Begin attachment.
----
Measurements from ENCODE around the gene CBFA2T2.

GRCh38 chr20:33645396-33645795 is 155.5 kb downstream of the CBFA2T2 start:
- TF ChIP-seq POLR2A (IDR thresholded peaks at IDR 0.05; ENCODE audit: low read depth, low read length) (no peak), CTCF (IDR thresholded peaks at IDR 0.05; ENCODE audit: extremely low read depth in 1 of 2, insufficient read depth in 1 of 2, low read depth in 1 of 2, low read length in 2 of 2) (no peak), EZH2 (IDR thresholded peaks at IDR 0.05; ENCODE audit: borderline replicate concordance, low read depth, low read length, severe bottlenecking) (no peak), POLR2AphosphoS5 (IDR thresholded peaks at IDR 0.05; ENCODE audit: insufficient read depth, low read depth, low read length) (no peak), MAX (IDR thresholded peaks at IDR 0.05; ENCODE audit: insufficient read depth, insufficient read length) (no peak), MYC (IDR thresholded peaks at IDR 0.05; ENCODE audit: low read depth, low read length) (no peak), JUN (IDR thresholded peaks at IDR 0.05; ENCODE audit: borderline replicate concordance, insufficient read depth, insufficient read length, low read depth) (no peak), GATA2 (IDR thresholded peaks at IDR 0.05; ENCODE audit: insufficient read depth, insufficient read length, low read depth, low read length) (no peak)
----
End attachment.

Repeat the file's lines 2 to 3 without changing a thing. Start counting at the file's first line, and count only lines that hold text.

GRCh38 chr20:33645396-33645795 is 155.5 kb downstream of the CBFA2T2 start:
- TF ChIP-seq POLR2A (IDR thresholded peaks at IDR 0.05; ENCODE audit: low read depth, low read length) (no peak), CTCF (IDR thresholded peaks at IDR 0.05; ENCODE audit: extremely low read depth in 1 of 2, insufficient read depth in 1 of 2, low read depth in 1 of 2, low read length in 2 of 2) (no peak), EZH2 (IDR thresholded peaks at IDR 0.05; ENCODE audit: borderline replicate concordance, low read depth, low read length, severe bottlenecking) (no peak), POLR2AphosphoS5 (IDR thresholded peaks at IDR 0.05; ENCODE audit: insufficient read depth, low read depth, low read length) (no peak), MAX (IDR thresholded peaks at IDR 0.05; ENCODE audit: insufficient read depth, insufficient read length) (no peak), MYC (IDR thresholded peaks at IDR 0.05; ENCODE audit: low read depth, low read length) (no peak), JUN (IDR thresholded peaks at IDR 0.05; ENCODE audit: borderline replicate concordance, insufficient read depth, insufficient read length, low read depth) (no peak), GATA2 (IDR thresholded peaks at IDR 0.05; ENCODE audit: insufficient read depth, insufficient read length, low read depth, low read length) (no peak)